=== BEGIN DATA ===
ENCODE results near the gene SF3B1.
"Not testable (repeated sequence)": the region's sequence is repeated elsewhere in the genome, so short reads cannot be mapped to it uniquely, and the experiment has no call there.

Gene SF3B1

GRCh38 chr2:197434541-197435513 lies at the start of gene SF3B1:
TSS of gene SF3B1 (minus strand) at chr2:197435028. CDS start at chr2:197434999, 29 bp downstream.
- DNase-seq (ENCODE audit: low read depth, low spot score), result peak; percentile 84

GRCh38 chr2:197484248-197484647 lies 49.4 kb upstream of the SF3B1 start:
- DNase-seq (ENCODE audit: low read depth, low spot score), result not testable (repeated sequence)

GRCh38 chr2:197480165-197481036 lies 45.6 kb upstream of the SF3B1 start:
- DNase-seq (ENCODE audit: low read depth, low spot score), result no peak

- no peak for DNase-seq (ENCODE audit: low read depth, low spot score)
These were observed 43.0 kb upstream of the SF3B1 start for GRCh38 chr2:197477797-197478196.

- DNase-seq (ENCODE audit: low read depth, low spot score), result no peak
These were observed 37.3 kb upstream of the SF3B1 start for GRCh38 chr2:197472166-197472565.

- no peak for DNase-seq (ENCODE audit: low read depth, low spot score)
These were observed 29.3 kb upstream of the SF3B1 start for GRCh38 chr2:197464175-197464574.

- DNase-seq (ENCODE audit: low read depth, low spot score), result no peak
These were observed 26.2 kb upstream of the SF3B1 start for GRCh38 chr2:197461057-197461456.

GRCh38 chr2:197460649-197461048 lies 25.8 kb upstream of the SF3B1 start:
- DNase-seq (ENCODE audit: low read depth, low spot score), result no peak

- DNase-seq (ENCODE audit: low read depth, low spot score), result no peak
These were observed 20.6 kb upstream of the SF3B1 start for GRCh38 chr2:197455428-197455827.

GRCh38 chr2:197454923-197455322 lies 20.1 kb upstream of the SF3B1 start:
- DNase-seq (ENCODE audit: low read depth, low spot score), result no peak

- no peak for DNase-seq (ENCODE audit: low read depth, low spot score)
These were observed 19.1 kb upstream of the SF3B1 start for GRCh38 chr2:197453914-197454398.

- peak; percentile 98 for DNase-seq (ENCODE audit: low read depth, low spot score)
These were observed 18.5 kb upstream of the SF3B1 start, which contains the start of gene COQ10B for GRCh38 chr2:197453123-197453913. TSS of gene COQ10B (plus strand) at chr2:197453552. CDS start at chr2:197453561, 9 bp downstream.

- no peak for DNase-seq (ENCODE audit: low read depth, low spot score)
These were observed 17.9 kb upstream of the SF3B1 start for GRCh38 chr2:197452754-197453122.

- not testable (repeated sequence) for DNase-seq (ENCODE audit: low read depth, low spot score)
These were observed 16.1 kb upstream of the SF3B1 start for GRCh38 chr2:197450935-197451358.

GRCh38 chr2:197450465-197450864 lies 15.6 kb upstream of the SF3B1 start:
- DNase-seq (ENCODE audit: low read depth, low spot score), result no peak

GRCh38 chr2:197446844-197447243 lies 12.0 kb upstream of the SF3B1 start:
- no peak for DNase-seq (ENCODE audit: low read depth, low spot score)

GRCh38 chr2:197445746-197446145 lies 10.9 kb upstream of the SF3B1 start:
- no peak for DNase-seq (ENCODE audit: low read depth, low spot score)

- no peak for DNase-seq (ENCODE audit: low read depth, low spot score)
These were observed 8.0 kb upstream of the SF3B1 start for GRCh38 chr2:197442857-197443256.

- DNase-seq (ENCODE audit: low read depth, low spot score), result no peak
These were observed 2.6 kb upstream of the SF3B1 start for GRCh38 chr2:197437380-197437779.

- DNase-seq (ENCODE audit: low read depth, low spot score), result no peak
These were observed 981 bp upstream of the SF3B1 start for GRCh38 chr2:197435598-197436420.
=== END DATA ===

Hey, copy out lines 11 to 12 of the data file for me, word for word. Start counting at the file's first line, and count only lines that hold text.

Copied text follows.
- no peak for DNase-seq (ENCODE audit: low read depth, low spot score)
These were observed 43.0 kb upstream of the SF3B1 start for GRCh38 chr2:197477797-197478196.